Hardwood-Floor Refinishing Tips for the DIY-er

Hardwood floors are a great flooring option that actually gets better looking over time. Age and wear can give your floors a rustic feel, but if "rustic" isn't exactly what you're looking for, the best news is that you can refinish your floors to make them look like new again. Sanding the boards down and restaining them can give your floors that glossy, traditional look. See below for tips on how to refinish your wood floors yourself.

Here's What You'll Need for the Job:

  • Floor sander (with 30-, 60- and 80-grit sandpaper)
  • Wood filler
  • Putty knife
  • Painter's tape and plastic (to protect your walls and other furniture/cabinetry)
  • Earplugs (or earmuffs)
  • Protective glasses
  • Knee pads
  • Handheld sander (with angle attachment to get into any corners)
  • Natural bristle brush
  • Foam roller
  • Lambswool applicator
  • Clean rags
  • Stain (in your color choice)
  • Polyurethane (to protect the floors)
  • 120-grit sandpaper or a sanding block


  1. Start by taking everything that you possibly can off of your floors. If you are refinishing the floor in your kitchen, don't worry about the cabinetry. You can cover it with painter's plastic and tape to help protect it from damage when you are sanding. You can take off baseboards if you prefer, but this is not necessary.
  2. Next, use the painter's tape to cover up the baseboards (if you chose to keep them in place), then cover your cabinets with the protective painter's plastic. You can also tape up the painter's plastic about two feet up from the bottom of the wall to help protect your walls from getting damaged when you begin the staining process. Also use the painter's plastic to help prevent sanding dust from spreading throughout the other rooms in your home by putting it up across doorways. Closing your vents will also help prevent the dust from spreading.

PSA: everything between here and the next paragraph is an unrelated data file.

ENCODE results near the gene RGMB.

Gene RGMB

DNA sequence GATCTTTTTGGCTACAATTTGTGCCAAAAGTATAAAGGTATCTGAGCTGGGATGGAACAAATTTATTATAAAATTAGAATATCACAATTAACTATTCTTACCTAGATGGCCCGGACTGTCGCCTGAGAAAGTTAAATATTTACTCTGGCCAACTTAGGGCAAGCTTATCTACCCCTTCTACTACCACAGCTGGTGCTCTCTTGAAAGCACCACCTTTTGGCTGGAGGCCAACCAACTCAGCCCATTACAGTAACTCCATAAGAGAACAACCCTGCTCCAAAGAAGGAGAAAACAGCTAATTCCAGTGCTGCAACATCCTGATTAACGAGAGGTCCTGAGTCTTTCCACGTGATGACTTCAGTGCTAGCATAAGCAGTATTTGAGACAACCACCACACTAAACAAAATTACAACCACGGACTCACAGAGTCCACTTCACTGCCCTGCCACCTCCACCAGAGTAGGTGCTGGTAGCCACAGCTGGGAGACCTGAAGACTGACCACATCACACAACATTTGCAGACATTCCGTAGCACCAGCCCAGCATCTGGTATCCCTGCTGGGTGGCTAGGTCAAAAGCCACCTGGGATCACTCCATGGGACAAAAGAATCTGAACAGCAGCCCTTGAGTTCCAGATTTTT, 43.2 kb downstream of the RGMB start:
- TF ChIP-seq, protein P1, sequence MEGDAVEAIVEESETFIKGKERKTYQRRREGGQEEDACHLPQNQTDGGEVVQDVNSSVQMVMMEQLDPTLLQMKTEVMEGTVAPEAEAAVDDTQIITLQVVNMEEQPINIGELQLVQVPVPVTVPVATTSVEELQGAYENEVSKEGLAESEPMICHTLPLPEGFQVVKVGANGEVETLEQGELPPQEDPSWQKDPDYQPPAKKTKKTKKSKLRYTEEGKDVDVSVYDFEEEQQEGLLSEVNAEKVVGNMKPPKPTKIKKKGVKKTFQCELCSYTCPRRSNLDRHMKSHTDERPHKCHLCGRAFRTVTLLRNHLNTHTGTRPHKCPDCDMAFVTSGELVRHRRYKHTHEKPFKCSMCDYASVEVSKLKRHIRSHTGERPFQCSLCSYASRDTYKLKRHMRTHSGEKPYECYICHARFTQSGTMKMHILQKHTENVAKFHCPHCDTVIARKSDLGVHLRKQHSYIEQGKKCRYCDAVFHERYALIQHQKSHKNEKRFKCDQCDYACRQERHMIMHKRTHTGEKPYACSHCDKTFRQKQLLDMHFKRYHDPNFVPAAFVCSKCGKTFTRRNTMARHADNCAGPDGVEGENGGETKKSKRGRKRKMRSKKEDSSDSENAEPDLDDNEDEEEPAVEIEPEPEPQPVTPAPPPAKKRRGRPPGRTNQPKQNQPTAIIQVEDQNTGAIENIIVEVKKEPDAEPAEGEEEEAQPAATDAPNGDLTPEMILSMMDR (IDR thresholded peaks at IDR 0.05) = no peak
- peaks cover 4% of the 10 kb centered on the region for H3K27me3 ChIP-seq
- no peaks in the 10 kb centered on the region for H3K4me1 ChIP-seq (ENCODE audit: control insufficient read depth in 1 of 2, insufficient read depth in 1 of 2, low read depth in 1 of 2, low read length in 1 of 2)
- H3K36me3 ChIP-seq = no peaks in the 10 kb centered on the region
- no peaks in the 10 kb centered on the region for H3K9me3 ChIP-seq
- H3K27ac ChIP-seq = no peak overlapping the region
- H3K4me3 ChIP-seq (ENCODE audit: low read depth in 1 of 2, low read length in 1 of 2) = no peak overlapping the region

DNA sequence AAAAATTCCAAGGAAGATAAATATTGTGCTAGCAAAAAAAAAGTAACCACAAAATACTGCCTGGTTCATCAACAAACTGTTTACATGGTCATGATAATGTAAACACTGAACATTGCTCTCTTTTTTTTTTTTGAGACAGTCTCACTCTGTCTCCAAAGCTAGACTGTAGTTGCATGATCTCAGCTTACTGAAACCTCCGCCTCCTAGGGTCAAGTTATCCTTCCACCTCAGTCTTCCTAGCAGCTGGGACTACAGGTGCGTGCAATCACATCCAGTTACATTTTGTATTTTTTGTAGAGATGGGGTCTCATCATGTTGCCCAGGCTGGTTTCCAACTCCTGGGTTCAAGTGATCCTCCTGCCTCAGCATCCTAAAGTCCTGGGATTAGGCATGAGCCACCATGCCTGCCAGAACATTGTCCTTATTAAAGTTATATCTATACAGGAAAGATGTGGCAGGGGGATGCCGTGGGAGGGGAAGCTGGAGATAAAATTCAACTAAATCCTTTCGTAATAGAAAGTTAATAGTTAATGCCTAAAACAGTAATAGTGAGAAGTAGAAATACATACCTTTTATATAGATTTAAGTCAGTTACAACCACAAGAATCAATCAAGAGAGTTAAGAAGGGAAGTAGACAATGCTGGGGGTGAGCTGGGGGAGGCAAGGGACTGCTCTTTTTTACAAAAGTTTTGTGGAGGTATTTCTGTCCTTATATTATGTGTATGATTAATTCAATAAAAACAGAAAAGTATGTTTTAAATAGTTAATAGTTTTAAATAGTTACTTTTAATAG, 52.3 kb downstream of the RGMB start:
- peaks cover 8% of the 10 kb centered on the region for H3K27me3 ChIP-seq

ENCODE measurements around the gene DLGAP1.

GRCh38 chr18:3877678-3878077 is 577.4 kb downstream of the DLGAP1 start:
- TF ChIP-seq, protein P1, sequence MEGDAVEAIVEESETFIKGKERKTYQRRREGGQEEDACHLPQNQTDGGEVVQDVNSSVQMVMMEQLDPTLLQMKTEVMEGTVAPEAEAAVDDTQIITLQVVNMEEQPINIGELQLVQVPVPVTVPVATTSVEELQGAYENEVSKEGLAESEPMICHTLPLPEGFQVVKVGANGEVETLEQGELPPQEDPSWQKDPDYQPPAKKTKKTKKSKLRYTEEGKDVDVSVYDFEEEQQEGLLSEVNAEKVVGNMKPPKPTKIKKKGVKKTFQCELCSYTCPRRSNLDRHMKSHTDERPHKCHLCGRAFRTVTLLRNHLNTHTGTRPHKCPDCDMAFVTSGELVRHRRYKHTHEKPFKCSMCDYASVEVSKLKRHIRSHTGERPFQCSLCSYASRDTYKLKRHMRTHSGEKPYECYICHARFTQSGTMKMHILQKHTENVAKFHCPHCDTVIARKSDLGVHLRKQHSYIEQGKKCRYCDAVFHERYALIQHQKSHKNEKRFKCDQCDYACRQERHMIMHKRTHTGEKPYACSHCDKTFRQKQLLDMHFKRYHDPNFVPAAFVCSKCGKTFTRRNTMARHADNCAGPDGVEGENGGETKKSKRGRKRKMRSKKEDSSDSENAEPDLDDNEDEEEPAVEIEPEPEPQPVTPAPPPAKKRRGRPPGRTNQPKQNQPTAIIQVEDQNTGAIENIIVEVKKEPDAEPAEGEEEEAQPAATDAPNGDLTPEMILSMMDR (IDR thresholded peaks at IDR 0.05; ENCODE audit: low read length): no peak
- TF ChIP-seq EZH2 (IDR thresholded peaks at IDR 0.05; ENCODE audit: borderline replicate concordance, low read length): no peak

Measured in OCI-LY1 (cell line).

3. Now you can begin sanding your floors. If you don't happen to have a drum sander at your home, you should be able to rent one from a local tool-rental shop. Have the people at the shop show you how to use the sander properly, and be sure you get the different grits of sand paper (which you should also be able to purchase from the tool-rental shop).
  4. Sand your floors along the grain using the 30-grit sandpaper first. Then vacuum up any dust. Move to the 60-grit sandpaper, then vacuum up the dust again.
  5. Before moving to the next grit, use the wood fill to fill in any deep scratches and allow it to dry. Then use the 80-grit sandpaper and vacuum up the dust again. To get up even more sanding dust, use the clean rags damp with mineral spirits.
  6. Once you have the floor sanded down evenly, you can begin staining. Applying the stain is a two-person job. One person should use a foam roller to apply the stain along the grain of the floor. The second person should wipe up the excess stain with a clean rag to help work it into the wood. Allow the first coat to dry, and apply a second coating if you want the floor stain to be darker. 
  7. Finally, you can apply the polyurethane using a natural-bristle brush around the edges and a lambswood applicator around the rest of the floors. Apply it along the grain of your floors to help protect the surface.
  8. Allow the polyurethane to dry completely, and then use 120-grit sandpaper to sand down the polyurethane. Wipe up the sanding dust and then apply a second coating of the polyurethane. You'll need to allow the floors to dry completely to cure. Help speed up the process by using fans and opening up the windows.

Hardwood floors are beautiful, and being able to refinish them is a great thing about them. This is not a project to be taken lightly and is quite a bit of work, so let a professional such as Idaho Hardwood Flooring handle this project if you are a little leery of doing it yourself.